A study out from Accenture this week found that half of Philadelphia respondents were creeped out by intelligent services running on their digital devices, by software tools they both rely on and fear. Because that smart stuff gets to know so much about them and then eerily anticipates their needs.

America's relationship with technology has often been a love-hate, give-and-get thing, for as long as I've been observing the scene – first as a teen of the 1960s, then as a young adult journalist covering the nascent tech landscape of the late '70s.

I've always been an advocate for change, for the hot new thing, even though I know it's a dance with the devil that could eventually cost me dearly. Disruptive innovations often scare people, as it makes their old reliable stuff seem passe while new improvements seem dangerous. The hue and cry over the "horseless carriage" and the automatic elevator seem especially ripe to recall just now, while many are freaking out over the looming arrival of self-driving cars.

"The only constant is change" scenario can be a positive. I have drawers stuffed with yesterday's gear — personal digital assistants, digital still cameras, microcassette recorders. and MP3 music players — that have all been incorporated into and surpassed by the latest smartphone in my pocket.

Besides clutter reduction, new tech's added polish saves time and energy. As a cub reporter, I toiled on a gray Royal manual typewriter (just as in All the President's Men),  writing on "copy books" with three carbon copies for editors to scribble over, and send along (via a vacuum-powered  tube chute) to the hot-lead typesetters in the composing room. If a story required more than a little revision, I had to retype the whole thing. And if I needed topic research, I had to ask the in-house librarian to send down an envelope filled with smelly old clips  – archives that Temple University now preserves.

Had the word-processing computer and internet search engine come sooner, I might have avoided some stressful situations. Will never forget the time I was caustically dressed down by the legendary John Houseman, just as he regularly did to his students as a law prof on The Paper Chase TV series,  because I had only a half-hour to cram before our hastily scheduled interview.  "You'd  have known the answer to that question  if you'd read my two autobiographies!" Houseman fumed.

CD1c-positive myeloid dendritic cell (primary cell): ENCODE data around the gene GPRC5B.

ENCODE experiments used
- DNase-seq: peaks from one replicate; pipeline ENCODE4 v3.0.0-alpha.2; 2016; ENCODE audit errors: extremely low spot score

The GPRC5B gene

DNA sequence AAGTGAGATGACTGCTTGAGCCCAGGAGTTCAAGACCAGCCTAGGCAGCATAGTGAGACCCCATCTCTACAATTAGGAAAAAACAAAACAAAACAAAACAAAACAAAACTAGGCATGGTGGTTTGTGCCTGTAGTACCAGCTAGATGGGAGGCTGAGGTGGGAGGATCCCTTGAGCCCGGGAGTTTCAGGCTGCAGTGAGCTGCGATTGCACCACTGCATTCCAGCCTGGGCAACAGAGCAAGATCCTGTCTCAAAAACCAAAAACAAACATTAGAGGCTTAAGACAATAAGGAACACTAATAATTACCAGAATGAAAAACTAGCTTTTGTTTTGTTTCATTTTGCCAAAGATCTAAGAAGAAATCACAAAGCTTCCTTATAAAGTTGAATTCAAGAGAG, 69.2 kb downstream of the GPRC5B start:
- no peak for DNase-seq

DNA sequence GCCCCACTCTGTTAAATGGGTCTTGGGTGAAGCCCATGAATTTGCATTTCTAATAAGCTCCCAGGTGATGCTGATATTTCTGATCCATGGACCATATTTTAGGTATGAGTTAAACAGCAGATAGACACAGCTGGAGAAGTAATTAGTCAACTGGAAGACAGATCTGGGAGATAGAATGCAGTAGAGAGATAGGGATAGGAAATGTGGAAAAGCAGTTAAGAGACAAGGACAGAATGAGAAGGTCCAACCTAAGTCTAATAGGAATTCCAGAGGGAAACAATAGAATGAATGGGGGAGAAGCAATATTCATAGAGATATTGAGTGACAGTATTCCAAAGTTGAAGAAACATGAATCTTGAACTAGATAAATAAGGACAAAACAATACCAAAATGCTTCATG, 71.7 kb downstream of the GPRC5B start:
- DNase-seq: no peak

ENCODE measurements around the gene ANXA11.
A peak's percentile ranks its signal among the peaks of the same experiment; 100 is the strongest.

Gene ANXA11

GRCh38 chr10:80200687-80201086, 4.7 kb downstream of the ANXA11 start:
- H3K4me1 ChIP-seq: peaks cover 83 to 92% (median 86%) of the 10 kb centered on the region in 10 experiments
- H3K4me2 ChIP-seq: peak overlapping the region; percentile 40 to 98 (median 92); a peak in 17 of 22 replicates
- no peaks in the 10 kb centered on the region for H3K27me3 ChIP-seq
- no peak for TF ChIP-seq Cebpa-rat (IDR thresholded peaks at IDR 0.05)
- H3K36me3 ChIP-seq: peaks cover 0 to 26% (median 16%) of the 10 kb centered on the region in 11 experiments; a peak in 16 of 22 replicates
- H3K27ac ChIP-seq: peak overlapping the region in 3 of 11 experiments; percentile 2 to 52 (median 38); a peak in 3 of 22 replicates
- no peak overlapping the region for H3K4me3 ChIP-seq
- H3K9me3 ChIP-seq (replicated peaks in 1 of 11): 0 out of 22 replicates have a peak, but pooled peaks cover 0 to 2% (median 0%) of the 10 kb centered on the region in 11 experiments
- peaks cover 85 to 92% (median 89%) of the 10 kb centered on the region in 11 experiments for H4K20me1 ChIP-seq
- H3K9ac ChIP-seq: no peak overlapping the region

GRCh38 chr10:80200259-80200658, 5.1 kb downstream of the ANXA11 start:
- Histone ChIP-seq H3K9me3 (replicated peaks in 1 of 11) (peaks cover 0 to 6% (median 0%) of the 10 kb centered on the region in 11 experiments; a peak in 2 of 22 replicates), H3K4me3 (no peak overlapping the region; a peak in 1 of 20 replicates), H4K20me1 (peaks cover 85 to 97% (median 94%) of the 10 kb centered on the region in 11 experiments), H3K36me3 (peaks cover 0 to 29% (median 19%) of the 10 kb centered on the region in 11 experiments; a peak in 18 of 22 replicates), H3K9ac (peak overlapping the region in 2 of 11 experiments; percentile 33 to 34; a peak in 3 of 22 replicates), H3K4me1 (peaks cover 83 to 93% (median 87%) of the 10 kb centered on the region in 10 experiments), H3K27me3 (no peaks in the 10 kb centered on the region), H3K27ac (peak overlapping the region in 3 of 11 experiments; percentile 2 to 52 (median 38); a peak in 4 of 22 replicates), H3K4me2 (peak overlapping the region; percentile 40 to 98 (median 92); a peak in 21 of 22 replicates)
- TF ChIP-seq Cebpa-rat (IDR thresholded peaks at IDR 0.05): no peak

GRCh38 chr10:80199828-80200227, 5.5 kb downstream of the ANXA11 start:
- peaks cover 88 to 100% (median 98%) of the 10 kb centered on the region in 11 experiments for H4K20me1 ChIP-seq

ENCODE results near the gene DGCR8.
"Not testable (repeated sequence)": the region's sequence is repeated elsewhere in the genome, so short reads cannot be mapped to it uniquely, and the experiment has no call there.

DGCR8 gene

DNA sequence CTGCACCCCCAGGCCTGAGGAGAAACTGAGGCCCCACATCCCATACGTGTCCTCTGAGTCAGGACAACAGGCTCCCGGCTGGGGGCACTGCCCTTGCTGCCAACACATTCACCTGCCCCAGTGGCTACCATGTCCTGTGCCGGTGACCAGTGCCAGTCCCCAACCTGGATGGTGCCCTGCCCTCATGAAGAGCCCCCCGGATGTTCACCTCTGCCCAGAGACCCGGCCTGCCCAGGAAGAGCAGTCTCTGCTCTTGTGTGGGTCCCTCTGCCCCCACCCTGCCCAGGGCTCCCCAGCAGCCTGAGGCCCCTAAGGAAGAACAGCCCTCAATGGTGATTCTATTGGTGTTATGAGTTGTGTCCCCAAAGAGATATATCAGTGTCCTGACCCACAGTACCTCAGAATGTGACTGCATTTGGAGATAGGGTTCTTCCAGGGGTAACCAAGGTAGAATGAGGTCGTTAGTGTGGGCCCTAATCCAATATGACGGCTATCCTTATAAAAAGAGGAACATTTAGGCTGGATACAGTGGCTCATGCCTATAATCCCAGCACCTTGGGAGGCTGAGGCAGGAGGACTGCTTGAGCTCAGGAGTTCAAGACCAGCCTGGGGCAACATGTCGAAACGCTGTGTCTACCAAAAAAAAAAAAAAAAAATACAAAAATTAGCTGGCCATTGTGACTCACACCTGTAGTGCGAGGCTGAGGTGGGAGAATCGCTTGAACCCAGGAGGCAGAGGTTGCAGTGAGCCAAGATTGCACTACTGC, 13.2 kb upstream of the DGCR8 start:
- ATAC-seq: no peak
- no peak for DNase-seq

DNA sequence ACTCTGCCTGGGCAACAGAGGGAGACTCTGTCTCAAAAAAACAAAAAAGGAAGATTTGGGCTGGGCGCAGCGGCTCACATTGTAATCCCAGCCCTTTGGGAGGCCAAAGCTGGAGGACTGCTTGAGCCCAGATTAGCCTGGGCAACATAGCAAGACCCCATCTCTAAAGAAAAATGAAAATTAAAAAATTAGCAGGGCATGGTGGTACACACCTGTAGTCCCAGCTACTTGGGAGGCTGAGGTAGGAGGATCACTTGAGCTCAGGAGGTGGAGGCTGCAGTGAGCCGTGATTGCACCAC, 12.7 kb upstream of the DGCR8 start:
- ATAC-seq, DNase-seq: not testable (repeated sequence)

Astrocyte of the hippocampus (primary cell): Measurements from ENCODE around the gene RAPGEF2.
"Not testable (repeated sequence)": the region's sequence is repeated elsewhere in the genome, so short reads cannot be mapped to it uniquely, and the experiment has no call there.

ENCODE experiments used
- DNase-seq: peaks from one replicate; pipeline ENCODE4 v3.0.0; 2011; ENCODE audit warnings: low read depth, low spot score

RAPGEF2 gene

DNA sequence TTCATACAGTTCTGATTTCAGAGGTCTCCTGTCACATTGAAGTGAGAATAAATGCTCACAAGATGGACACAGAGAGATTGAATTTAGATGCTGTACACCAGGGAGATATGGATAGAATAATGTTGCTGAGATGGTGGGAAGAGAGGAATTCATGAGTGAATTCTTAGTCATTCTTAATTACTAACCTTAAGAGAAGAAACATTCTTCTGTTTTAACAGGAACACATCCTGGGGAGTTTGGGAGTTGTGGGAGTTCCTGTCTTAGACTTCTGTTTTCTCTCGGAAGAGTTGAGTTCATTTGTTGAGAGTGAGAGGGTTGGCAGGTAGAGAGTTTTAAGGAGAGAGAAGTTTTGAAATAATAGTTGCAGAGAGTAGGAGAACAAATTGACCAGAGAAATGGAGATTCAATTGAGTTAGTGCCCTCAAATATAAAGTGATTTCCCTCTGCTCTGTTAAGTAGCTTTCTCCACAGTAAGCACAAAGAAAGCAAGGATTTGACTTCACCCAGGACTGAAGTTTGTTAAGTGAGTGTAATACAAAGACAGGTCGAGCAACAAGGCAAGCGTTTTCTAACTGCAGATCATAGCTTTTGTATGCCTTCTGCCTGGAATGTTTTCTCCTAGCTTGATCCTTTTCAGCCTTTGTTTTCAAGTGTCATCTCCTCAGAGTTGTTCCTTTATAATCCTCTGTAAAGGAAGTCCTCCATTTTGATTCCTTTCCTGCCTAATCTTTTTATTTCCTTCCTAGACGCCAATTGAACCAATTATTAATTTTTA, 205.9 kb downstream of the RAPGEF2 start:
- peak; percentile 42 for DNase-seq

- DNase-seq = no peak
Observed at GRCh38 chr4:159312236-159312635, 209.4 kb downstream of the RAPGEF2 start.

But with today's added efficiencies also come added demands and compromises. There's no time to rest in the world's voracious 24-hour, digital-first news cycle. Score the scoop or lose the clicks (and your job!).

Media obsession with the latest/greatest has also sped up the refreshing of tech products, not necessarily a good thing. While old-school company founders like Sony's Akio Morita, Bose's Amar Bose, and Lutron's Joel Spira all professed their reasoned code of  "serve no product before its time," today's quarterly-returns-obsessed CEOs aren't all so pro-consumer. I'm convinced the rush to rapidly renew a product line is a core reason we've seen cellphones spontaneously blow up and poorly engineered major appliances wear out after just a few years of service.

And as that Accenture study found, a tech-obsessed populace now conditioned to demand a deluge of online content for "free" is asking for trouble if they don't also consider the consequences and plan accordingly. There's still "no such thing as a free lunch." One writer recently suggested that even cars might someday be given away to consumers, because the snooping software loaded onto the vehicle's computer will profit from monitoring and marketing your every move, pointing you toward a favored restaurant or a specific hospital's ER facility if you've taken ill.

One choice is to either relax and enjoy the useful guidance of modern tech, or don't leave a thick trail of crumbs. Accenture Strategy's Tom Jacobson notes that the more you search for an item, the more likely sellers will pick up your scent.  If  you're really "just browsing," don't put an item in your basket. And be aware that the ability to snoop keeps improving as sellers, using Artificial Intelligence, work to connect the dots, get a bigger picture of who you are, what you want and need.

To stay private, turn off geolocation features on your phone and tablet when you don't absolutely need the help to get someplace. Diligently search for and clear out the "cookies" that attach themselves to your accounts and gear when you visit a site. And instead of relying on Google,  post inquiries to an alternative, "privacy first"  search engine like DuckDuckGo, based in Paoli, which  doesn't store and share users' IP addresses and  online journeys.